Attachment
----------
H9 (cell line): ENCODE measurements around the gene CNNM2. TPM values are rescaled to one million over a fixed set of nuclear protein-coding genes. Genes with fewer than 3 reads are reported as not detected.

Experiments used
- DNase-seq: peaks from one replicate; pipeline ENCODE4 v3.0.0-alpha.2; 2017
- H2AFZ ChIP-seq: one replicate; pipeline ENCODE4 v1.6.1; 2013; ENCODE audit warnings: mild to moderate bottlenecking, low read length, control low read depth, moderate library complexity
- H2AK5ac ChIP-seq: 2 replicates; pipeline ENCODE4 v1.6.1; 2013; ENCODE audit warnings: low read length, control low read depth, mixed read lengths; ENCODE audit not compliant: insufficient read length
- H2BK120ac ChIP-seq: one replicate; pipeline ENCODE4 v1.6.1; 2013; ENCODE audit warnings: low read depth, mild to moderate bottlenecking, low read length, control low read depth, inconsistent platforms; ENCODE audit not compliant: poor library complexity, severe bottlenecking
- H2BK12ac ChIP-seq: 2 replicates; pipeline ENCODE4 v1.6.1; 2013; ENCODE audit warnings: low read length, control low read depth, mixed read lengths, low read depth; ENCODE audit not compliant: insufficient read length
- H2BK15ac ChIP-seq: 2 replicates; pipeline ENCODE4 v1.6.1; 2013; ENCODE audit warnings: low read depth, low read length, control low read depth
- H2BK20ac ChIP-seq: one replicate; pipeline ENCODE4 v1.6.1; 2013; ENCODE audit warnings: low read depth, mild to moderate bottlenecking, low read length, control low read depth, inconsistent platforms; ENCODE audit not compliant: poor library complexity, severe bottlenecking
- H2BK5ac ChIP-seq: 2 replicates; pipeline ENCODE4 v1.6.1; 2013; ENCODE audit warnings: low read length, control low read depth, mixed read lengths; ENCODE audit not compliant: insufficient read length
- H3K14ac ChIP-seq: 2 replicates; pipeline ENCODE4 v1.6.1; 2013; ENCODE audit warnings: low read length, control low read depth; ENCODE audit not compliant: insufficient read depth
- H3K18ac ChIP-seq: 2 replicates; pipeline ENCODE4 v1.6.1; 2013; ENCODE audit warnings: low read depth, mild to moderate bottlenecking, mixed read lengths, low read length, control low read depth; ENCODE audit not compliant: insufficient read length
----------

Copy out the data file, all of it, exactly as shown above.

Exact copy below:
H9 (cell line): ENCODE measurements around the gene CNNM2. TPM values are rescaled to one million over a fixed set of nuclear protein-coding genes. Genes with fewer than 3 reads are reported as not detected.

Experiments used
- DNase-seq: peaks from one replicate; pipeline ENCODE4 v3.0.0-alpha.2; 2017
- H2AFZ ChIP-seq: one replicate; pipeline ENCODE4 v1.6.1; 2013; ENCODE audit warnings: mild to moderate bottlenecking, low read length, control low read depth, moderate library complexity
- H2AK5ac ChIP-seq: 2 replicates; pipeline ENCODE4 v1.6.1; 2013; ENCODE audit warnings: low read length, control low read depth, mixed read lengths; ENCODE audit not compliant: insufficient read length
- H2BK120ac ChIP-seq: one replicate; pipeline ENCODE4 v1.6.1; 2013; ENCODE audit warnings: low read depth, mild to moderate bottlenecking, low read length, control low read depth, inconsistent platforms; ENCODE audit not compliant: poor library complexity, severe bottlenecking
- H2BK12ac ChIP-seq: 2 replicates; pipeline ENCODE4 v1.6.1; 2013; ENCODE audit warnings: low read length, control low read depth, mixed read lengths, low read depth; ENCODE audit not compliant: insufficient read length
- H2BK15ac ChIP-seq: 2 replicates; pipeline ENCODE4 v1.6.1; 2013; ENCODE audit warnings: low read depth, low read length, control low read depth
- H2BK20ac ChIP-seq: one replicate; pipeline ENCODE4 v1.6.1; 2013; ENCODE audit warnings: low read depth, mild to moderate bottlenecking, low read length, control low read depth, inconsistent platforms; ENCODE audit not compliant: poor library complexity, severe bottlenecking
- H2BK5ac ChIP-seq: 2 replicates; pipeline ENCODE4 v1.6.1; 2013; ENCODE audit warnings: low read length, control low read depth, mixed read lengths; ENCODE audit not compliant: insufficient read length
- H3K14ac ChIP-seq: 2 replicates; pipeline ENCODE4 v1.6.1; 2013; ENCODE audit warnings: low read length, control low read depth; ENCODE audit not compliant: insufficient read depth
- H3K18ac ChIP-seq: 2 replicates; pipeline ENCODE4 v1.6.1; 2013; ENCODE audit warnings: low read depth, mild to moderate bottlenecking, mixed read lengths, low read length, control low read depth; ENCODE audit not compliant: insufficient read length